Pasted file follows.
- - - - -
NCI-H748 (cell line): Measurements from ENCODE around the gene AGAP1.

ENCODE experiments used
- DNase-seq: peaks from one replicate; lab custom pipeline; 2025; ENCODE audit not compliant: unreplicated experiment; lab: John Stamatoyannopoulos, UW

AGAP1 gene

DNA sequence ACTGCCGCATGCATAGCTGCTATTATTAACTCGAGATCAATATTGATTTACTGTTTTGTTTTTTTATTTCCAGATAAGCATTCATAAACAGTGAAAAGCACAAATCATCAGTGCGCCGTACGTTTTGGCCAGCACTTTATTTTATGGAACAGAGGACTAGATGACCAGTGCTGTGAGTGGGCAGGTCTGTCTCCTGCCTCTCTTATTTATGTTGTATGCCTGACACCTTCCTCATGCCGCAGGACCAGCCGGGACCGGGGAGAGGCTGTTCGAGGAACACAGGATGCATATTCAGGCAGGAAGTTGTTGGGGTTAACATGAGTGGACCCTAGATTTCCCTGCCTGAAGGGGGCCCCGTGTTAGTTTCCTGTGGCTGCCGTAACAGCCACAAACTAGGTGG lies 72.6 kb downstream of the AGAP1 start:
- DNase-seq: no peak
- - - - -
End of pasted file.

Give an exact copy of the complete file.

NCI-H748 (cell line): Measurements from ENCODE around the gene AGAP1.

ENCODE experiments used
- DNase-seq: peaks from one replicate; lab custom pipeline; 2025; ENCODE audit not compliant: unreplicated experiment; lab: John Stamatoyannopoulos, UW

AGAP1 gene

DNA sequence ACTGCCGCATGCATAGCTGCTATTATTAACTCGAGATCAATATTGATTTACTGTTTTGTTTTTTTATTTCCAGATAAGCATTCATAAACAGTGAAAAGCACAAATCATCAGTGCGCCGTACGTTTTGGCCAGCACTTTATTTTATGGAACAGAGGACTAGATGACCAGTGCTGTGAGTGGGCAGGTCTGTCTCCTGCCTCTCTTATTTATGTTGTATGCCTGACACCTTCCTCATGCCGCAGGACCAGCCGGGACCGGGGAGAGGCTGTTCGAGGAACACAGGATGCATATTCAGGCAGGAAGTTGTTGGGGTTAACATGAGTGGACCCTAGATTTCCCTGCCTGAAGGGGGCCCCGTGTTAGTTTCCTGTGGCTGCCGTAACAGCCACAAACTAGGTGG lies 72.6 kb downstream of the AGAP1 start:
- DNase-seq: no peak